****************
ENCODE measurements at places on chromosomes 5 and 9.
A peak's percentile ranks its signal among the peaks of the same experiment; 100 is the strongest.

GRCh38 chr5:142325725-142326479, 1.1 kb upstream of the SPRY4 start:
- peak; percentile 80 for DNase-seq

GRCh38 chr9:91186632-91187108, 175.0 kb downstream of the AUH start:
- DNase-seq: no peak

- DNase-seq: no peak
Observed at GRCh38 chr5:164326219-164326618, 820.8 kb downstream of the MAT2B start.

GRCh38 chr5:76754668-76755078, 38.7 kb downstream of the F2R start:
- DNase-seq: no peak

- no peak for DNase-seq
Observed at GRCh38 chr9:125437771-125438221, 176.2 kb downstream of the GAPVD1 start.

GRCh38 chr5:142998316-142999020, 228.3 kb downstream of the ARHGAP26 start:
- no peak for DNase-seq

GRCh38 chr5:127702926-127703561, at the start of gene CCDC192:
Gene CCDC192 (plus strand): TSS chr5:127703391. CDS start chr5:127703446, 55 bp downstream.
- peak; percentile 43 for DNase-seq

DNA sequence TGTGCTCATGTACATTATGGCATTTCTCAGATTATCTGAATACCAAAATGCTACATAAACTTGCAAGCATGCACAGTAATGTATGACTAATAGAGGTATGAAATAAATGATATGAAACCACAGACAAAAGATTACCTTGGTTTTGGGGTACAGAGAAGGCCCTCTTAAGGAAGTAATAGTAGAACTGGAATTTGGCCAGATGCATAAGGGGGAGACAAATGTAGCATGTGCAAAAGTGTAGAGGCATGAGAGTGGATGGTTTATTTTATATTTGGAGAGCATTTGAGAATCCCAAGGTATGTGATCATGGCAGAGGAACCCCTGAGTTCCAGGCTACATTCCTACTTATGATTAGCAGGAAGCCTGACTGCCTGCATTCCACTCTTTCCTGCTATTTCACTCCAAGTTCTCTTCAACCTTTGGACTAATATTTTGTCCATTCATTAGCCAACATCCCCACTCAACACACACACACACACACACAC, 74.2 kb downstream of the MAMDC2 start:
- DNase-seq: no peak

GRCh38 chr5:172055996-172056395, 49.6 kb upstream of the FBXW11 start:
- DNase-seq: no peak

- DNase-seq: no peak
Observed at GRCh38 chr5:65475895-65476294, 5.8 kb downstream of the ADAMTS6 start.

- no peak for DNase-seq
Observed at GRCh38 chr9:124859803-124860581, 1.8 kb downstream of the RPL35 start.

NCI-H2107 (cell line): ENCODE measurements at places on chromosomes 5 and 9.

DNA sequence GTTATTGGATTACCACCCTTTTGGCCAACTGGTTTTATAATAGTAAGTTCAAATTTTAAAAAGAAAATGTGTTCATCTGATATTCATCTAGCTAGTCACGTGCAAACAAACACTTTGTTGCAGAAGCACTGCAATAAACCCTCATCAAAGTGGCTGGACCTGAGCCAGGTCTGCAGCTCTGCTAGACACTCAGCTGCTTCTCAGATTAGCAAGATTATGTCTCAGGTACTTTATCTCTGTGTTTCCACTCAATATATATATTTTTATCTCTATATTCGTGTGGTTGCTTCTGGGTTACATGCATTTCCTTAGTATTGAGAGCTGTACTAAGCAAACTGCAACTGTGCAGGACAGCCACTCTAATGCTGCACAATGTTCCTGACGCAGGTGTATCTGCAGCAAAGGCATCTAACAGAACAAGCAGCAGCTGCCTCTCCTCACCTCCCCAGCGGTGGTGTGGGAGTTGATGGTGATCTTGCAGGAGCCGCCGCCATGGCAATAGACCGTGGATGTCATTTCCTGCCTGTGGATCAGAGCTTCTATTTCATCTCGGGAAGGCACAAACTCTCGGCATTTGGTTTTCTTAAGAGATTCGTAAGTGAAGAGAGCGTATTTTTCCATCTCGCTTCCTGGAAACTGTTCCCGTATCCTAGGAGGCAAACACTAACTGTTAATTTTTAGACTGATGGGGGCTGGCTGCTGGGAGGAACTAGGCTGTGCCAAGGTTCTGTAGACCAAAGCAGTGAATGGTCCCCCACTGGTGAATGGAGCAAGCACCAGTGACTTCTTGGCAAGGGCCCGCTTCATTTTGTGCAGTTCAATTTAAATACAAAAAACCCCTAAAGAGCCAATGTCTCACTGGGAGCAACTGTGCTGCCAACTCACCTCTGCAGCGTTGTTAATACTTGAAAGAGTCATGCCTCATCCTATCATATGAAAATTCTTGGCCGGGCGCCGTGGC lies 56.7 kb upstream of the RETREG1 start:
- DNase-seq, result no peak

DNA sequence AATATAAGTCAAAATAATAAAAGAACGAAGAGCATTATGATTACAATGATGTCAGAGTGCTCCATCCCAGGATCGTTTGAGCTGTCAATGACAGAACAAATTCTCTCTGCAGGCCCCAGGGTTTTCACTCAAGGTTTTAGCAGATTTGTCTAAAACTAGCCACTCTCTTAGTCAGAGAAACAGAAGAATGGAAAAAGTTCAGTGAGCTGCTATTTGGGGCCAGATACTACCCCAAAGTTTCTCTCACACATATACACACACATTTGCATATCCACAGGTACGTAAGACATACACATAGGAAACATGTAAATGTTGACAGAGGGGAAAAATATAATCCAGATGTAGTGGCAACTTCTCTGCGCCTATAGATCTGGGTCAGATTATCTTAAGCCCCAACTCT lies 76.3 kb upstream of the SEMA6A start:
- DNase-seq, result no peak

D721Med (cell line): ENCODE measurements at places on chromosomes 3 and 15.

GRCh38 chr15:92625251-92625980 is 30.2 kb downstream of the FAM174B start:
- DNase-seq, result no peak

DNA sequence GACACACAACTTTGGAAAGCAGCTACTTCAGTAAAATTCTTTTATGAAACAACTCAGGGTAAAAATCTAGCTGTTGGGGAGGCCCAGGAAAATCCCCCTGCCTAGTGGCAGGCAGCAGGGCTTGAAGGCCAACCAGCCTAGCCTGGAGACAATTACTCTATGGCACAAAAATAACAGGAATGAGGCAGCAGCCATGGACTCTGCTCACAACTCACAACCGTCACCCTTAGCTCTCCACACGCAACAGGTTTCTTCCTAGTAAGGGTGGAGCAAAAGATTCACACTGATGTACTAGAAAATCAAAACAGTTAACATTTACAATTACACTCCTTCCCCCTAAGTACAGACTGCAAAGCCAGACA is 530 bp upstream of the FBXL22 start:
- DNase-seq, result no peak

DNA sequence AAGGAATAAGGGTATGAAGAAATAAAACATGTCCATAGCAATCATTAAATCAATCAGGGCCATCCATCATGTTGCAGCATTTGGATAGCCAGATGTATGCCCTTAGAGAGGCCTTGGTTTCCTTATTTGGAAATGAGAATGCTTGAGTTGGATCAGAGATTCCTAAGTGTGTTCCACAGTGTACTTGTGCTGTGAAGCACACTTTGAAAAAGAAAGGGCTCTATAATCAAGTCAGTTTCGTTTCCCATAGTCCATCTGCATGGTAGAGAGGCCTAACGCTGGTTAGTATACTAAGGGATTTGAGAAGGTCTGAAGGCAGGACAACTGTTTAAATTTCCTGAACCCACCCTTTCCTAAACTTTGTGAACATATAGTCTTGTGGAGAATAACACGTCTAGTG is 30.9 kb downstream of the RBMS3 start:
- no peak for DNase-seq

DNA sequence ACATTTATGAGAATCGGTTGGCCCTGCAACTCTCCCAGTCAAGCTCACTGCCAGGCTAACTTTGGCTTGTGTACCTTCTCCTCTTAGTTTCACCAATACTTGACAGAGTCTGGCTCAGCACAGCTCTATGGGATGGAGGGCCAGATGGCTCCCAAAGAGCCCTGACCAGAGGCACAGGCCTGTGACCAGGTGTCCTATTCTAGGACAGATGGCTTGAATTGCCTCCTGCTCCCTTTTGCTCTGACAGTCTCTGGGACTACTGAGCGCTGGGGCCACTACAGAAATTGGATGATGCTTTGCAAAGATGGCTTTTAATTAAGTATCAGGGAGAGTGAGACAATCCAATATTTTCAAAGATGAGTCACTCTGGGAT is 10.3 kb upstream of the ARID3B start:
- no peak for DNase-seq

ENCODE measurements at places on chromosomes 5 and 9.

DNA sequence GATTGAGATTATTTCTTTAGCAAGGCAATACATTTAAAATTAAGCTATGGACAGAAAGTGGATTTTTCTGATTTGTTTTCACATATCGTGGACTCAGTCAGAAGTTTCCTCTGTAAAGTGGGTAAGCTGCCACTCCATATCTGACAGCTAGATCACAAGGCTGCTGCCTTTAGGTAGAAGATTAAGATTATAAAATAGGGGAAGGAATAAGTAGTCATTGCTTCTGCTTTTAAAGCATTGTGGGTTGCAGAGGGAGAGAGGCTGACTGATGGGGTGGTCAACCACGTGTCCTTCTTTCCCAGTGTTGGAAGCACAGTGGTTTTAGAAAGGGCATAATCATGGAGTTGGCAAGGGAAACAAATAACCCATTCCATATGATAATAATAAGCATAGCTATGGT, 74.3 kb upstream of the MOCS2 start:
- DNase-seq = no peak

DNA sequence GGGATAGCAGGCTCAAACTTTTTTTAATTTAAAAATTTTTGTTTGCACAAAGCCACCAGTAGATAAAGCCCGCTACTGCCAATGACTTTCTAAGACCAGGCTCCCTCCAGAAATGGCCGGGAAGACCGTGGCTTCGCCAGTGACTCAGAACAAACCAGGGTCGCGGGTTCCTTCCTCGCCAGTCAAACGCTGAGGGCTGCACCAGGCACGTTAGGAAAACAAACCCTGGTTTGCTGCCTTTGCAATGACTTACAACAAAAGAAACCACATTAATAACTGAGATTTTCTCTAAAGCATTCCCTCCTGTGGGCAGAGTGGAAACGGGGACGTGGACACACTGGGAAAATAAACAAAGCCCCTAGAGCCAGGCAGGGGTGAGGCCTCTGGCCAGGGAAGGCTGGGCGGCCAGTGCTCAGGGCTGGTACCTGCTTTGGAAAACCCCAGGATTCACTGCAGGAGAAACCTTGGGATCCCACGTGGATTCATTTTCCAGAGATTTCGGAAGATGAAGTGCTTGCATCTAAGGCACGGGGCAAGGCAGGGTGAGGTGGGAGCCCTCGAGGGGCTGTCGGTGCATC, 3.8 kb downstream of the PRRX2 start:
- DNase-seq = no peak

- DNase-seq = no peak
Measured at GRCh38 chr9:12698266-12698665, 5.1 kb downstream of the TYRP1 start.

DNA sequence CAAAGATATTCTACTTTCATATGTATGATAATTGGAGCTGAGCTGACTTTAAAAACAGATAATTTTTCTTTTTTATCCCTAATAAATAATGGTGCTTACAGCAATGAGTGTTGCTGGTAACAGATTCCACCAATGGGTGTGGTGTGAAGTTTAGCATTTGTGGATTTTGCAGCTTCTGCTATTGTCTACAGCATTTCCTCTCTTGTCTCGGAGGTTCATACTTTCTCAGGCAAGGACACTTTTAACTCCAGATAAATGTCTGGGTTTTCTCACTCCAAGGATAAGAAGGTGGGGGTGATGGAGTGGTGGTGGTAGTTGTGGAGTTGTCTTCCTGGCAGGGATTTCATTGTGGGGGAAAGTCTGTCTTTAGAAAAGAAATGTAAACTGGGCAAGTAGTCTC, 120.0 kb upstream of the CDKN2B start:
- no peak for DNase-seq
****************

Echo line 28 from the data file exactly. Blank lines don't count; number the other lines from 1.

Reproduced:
- DNase-seq, result no peak